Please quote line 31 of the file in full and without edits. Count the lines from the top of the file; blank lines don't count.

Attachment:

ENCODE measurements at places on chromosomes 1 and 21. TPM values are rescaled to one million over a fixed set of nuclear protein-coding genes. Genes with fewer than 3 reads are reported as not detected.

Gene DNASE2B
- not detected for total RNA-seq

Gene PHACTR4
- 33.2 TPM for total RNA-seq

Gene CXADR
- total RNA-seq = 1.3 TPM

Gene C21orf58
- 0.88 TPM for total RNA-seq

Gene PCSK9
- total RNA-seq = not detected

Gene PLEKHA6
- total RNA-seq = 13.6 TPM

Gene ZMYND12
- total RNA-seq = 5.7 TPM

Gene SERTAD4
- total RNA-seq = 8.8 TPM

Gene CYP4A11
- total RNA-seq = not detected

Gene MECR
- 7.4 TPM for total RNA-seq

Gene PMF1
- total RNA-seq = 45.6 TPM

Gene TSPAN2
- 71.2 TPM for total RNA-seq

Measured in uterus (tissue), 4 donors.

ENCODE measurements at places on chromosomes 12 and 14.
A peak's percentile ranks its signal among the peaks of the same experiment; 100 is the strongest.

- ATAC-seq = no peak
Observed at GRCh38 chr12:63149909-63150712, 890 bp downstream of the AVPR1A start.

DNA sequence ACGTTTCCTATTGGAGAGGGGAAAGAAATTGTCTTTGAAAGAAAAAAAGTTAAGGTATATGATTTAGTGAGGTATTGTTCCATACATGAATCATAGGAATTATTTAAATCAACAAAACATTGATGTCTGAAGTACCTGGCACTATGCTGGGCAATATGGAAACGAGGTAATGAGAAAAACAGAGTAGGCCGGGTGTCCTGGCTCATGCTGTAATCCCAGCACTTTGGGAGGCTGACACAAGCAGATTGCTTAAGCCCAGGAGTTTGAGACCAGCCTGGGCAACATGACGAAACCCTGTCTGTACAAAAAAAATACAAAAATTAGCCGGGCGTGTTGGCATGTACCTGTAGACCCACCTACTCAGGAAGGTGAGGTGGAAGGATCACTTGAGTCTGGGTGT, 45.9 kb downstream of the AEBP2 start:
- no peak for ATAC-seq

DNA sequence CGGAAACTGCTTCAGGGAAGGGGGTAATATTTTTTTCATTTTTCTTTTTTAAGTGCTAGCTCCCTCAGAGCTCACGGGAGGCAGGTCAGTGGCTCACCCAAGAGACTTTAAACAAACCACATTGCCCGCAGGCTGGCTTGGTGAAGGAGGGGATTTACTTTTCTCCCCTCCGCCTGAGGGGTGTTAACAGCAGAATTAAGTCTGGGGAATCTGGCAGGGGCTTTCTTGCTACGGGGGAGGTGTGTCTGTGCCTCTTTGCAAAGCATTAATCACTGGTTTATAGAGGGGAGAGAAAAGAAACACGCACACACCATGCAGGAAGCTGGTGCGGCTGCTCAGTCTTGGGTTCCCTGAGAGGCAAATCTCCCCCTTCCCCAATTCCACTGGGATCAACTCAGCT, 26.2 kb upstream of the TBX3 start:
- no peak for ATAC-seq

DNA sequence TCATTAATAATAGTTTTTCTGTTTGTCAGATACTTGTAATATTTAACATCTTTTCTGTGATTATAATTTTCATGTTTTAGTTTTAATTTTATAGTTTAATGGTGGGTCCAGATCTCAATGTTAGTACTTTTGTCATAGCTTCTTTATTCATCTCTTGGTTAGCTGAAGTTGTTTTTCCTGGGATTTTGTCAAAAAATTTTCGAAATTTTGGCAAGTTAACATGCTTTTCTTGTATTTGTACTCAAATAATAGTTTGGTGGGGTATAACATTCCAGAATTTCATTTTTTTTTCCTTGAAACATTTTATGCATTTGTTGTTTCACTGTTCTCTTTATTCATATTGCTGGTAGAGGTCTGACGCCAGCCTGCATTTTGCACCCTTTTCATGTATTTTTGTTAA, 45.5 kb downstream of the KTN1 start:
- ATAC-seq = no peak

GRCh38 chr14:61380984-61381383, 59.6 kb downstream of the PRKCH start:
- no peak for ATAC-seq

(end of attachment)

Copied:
DNA sequence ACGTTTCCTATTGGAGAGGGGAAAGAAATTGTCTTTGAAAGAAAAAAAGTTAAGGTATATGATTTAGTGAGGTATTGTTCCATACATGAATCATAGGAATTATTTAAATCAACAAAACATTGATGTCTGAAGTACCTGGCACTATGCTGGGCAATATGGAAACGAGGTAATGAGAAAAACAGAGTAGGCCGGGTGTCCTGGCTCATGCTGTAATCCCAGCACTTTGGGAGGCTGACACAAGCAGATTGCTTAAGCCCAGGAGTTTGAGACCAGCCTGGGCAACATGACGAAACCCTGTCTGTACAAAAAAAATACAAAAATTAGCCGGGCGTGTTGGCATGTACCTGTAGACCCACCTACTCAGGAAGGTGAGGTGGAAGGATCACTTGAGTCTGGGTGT, 45.9 kb downstream of the AEBP2 start: